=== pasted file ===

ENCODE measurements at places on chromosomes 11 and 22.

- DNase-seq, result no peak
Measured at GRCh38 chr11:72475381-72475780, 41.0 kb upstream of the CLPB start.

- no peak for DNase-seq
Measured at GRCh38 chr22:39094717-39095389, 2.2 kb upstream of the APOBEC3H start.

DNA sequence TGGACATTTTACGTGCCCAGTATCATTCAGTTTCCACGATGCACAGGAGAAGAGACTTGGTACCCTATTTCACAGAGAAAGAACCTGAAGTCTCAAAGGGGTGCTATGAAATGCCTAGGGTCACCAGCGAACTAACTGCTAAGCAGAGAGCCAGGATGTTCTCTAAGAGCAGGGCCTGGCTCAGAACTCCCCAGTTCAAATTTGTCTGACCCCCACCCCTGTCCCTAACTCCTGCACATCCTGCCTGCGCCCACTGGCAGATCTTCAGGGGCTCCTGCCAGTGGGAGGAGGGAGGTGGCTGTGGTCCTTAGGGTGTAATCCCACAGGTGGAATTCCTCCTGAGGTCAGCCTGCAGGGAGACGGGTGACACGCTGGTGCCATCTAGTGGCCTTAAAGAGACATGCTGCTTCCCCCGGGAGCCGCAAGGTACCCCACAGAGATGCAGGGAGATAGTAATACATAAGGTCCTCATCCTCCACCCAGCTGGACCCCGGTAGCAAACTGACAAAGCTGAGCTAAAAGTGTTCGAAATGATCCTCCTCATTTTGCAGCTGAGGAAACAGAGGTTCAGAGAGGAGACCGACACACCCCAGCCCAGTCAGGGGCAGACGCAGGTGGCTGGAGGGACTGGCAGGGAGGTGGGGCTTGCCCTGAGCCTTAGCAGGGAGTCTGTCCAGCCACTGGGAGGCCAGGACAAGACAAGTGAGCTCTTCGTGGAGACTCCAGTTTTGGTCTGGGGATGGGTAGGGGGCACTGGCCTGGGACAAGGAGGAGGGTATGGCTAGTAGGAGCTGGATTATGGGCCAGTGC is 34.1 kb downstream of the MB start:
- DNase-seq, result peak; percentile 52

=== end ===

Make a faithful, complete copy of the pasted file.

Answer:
ENCODE measurements at places on chromosomes 11 and 22.

- DNase-seq, result no peak
Measured at GRCh38 chr11:72475381-72475780, 41.0 kb upstream of the CLPB start.

- no peak for DNase-seq
Measured at GRCh38 chr22:39094717-39095389, 2.2 kb upstream of the APOBEC3H start.

DNA sequence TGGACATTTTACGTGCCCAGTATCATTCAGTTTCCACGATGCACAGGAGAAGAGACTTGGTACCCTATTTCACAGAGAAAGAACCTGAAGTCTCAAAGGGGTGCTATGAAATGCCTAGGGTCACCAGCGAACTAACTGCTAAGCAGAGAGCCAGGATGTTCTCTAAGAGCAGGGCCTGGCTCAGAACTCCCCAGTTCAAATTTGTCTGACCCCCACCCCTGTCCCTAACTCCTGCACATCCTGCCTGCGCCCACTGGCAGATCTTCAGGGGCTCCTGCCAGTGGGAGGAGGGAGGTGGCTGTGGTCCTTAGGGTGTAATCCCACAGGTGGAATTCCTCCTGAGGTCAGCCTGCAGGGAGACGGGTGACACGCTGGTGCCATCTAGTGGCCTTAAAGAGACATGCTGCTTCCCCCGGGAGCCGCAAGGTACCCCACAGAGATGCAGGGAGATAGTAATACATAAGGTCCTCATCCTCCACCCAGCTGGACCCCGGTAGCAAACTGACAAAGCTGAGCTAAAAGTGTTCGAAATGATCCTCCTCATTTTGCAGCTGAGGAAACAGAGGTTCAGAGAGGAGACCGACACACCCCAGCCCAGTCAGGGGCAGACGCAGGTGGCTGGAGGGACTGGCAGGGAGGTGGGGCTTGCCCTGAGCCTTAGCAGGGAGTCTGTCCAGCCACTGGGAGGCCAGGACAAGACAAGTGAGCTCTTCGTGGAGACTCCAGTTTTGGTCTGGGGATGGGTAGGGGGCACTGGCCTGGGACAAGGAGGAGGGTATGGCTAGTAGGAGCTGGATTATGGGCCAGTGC is 34.1 kb downstream of the MB start:
- DNase-seq, result peak; percentile 52